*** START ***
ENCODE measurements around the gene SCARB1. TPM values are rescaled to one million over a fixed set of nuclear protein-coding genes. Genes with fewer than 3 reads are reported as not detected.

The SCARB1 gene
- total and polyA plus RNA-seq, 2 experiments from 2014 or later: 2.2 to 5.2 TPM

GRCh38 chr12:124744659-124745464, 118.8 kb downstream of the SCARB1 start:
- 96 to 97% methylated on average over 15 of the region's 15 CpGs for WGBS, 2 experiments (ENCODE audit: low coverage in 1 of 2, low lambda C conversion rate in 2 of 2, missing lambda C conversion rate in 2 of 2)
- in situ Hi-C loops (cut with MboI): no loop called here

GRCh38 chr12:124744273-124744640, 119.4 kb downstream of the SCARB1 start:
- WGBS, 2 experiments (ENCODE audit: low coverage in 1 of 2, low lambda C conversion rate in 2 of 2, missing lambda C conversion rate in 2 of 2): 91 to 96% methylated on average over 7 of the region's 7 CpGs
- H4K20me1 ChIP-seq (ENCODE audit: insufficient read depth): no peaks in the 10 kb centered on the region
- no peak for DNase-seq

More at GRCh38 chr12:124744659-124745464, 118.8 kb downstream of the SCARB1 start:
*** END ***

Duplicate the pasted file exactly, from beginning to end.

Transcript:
ENCODE measurements around the gene SCARB1. TPM values are rescaled to one million over a fixed set of nuclear protein-coding genes. Genes with fewer than 3 reads are reported as not detected.

The SCARB1 gene
- total and polyA plus RNA-seq, 2 experiments from 2014 or later: 2.2 to 5.2 TPM

GRCh38 chr12:124744659-124745464, 118.8 kb downstream of the SCARB1 start:
- 96 to 97% methylated on average over 15 of the region's 15 CpGs for WGBS, 2 experiments (ENCODE audit: low coverage in 1 of 2, low lambda C conversion rate in 2 of 2, missing lambda C conversion rate in 2 of 2)
- in situ Hi-C loops (cut with MboI): no loop called here

GRCh38 chr12:124744273-124744640, 119.4 kb downstream of the SCARB1 start:
- WGBS, 2 experiments (ENCODE audit: low coverage in 1 of 2, low lambda C conversion rate in 2 of 2, missing lambda C conversion rate in 2 of 2): 91 to 96% methylated on average over 7 of the region's 7 CpGs
- H4K20me1 ChIP-seq (ENCODE audit: insufficient read depth): no peaks in the 10 kb centered on the region
- no peak for DNase-seq

More at GRCh38 chr12:124744659-124745464, 118.8 kb downstream of the SCARB1 start: